Who is this man? Homily for the 12th Sunday in Ordinary Time, cycle C

I delivered this homily at the 5pm Mass on Saturday June 18, 2016 at St. Edward Church in Nashville, TN.


Who do the crowds say that Jesus is?
Jewish instigator? Miracle wonder man? Hero of fools? Was Jesus just another Jewish rabble rouser who made a big stink in the temple so the Romans had to put down to keep peace in Jerusalem? Was he just a country teacher in 1st century Judea? Teacher of humanism before it was a thing who just wanted us to be nice to each other?

These are the things that the crowds today say that Jesus is.

But who do you say that he is?
Do you believe that Jesus was one of those things the world proclaims him to be? Or do you believe that he is the Christ of God? Since you are here, I suspect that you think the latter in some way – or at least you are seeking the faith to believe that with the Church and with me.

Let’s talk about why we believe that. I have two pieces of evidence that Peter was right when he said that. First, there is that whole rising from the dead thing. This isn’t something that your average country teacher can pull off. Yet, 2000 years ago, a group of otherwise sane men went to their deaths to proclaim the belief that this happened. They saw him. They touched him. They knew him.

There is a second reason, though: the spread of the Gospel. In the Acts of the Apostles, Gamaliel, Paul’s teacher points out (and he’s right) that, if the Catholic Church were manmade, it would fall on its own, and that’s true. If the Church were manmade, it would have crumbled centuries ago. But if the Church is of God, then fighting it pits us not against a purely human institution, but against God Himself. So, the mere fact that the Catholic Church has survived every human institution that has ever existed and fulfills the old testament prophecies that worship of the one true God would spread from the Jews to the entire world.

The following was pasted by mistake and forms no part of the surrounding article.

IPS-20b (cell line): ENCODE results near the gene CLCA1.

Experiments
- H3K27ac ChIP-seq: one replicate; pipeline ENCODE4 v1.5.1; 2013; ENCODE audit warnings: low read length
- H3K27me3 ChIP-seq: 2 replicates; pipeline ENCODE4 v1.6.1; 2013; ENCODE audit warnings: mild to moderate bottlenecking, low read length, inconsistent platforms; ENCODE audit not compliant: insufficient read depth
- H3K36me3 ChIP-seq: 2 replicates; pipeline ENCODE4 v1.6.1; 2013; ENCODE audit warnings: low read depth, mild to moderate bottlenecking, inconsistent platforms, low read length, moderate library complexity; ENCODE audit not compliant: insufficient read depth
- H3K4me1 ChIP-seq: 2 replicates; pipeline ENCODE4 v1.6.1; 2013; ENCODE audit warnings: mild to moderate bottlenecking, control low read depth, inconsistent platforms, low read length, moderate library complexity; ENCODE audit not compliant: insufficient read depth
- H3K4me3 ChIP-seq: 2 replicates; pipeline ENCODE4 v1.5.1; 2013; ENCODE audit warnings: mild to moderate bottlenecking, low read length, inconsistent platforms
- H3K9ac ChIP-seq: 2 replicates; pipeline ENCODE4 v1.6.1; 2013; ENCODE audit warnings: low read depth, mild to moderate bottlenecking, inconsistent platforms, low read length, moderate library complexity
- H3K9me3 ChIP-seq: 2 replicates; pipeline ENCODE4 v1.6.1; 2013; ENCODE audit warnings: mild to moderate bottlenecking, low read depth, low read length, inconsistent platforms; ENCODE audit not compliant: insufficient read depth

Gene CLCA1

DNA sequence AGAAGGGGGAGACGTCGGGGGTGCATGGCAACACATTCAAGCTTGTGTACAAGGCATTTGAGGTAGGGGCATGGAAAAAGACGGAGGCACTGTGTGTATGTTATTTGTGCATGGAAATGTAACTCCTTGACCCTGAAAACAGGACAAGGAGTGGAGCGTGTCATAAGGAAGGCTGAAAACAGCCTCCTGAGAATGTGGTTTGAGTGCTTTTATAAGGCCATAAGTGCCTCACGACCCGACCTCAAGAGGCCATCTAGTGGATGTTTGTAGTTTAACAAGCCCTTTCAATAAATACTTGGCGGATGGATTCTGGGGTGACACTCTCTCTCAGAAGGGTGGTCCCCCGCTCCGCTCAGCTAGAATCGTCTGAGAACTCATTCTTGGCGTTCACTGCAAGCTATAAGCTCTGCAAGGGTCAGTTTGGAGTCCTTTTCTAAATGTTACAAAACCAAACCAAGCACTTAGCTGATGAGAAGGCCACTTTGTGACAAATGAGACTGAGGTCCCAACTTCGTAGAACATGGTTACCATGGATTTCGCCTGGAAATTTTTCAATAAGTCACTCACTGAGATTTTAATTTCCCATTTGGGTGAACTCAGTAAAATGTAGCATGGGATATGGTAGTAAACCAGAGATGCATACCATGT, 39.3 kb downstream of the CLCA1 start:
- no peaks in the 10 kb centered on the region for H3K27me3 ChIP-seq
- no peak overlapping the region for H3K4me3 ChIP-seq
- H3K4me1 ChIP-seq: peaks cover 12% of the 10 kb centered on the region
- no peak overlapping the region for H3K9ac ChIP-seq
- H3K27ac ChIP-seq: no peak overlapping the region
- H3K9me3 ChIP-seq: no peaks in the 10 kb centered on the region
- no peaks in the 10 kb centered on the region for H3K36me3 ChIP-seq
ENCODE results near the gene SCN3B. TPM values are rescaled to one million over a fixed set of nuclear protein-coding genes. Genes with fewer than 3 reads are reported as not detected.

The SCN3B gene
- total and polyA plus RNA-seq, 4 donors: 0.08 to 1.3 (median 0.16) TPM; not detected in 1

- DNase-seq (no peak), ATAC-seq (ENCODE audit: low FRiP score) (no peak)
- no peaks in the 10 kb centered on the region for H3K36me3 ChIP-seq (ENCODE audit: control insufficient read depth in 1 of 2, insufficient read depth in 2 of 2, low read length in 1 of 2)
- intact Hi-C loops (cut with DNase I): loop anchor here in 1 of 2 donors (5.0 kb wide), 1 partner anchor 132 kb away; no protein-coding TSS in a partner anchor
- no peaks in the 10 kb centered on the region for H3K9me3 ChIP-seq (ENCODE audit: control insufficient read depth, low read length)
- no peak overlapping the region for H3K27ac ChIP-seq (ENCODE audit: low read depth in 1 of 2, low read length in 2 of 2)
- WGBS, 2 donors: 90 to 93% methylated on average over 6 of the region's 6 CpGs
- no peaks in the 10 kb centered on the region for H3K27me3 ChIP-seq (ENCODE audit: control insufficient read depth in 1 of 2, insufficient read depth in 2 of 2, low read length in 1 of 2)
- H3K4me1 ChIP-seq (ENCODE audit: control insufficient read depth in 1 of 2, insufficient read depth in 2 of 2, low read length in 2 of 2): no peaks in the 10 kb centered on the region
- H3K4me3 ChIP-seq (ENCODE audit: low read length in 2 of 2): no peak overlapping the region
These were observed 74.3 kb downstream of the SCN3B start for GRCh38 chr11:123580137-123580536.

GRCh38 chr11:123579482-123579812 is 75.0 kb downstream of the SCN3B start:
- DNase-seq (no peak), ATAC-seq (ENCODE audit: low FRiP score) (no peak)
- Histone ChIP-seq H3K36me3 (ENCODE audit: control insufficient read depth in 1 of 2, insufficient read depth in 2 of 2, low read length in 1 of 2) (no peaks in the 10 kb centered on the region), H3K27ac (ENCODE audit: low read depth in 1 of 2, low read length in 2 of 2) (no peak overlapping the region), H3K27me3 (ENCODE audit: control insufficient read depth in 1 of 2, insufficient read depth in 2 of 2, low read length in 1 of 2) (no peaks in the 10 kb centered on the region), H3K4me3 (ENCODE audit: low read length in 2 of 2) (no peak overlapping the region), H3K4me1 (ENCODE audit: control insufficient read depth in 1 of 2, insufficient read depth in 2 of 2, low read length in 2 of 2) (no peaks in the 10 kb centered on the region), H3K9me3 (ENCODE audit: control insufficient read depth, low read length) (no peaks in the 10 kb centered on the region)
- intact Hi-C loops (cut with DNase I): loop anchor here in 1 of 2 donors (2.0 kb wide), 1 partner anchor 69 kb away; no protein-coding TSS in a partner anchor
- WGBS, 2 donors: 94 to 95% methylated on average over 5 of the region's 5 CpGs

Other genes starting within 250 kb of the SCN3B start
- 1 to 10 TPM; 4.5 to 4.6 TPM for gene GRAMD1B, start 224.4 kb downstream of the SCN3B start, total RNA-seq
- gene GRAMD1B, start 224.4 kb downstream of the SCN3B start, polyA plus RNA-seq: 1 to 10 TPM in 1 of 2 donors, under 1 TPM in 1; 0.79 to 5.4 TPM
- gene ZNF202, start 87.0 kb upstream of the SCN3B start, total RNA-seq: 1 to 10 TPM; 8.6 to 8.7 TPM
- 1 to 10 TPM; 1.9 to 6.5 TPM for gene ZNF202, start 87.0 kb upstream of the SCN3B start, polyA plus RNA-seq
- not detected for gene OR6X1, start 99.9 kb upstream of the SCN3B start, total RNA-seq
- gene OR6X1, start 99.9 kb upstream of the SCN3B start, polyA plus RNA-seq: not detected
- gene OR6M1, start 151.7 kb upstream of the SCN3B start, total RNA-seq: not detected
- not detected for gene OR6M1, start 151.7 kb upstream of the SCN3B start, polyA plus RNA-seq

So, I have good reason to believe that Jesus is the Christ of God and God Himself.
Do you believe that? Do you say, with Peter, the apostles, the Church, and me that Jesus is the Christ of God?

Then what of it? What does that mean? Does that change the way we live our lives? If it doesn’t, then can we truly say that we believe? If we make it as far as the parking lot before we are cursing the car that cuts us off on the way home, can we really say we follow Christ?

So, how should our lives change if we proclaim our belief in Christ, if we claim to follow him? We must clothe ourselves in Christ; we must be Christ in the world. If people who meet us know we are Christians only because we tell them so or because we wear a cross, then we are doing it wrong. It is our job to proclaim Christ to the world in every action and every word we say. When each of us is baptized, we become Christians, little Christs – that’s what the word means.

By being Christ in the world, it feels like we should be welcomed. We should be loved in the same way we love Christ. But, in fact, the world will respond to us in the same way it responded to Christ. Jesus himself tells us so: “If anyone wishes to come after me, he must deny himself and take up his cross daily and follow me.” If you’re anything like me, the idea of taking up our crosses, of being crucified with Christ, is not particularly appealing. I don’t want to be crucified. I don’t want to take up my cross. But, I do want to follow Christ because I trust the promise he made me: “For whoever wishes to save his life will lose it,
but whoever loses his life for my sake will save it.” That’s the promise he makes each of us. Do we want to give our lives to God and so save them for eternal life? Or do we want to think we are saving our lives in this life, like we are living for ourselves – when in reality that just means we are enslaved to the world? In that case, we lose our life in eternal life by turning from God.

That is the choice each of us must make. It is a simple choice; there are only two options: believe in Jesus Christ and follow him or reject him and treat him as a country teacher from the past who may have said some interesting things and given some good advice, but that’s it.

The choice is simple, but the answer is not easy to live.
Who do you say this Jesus is?
What are you going to do with that answer?

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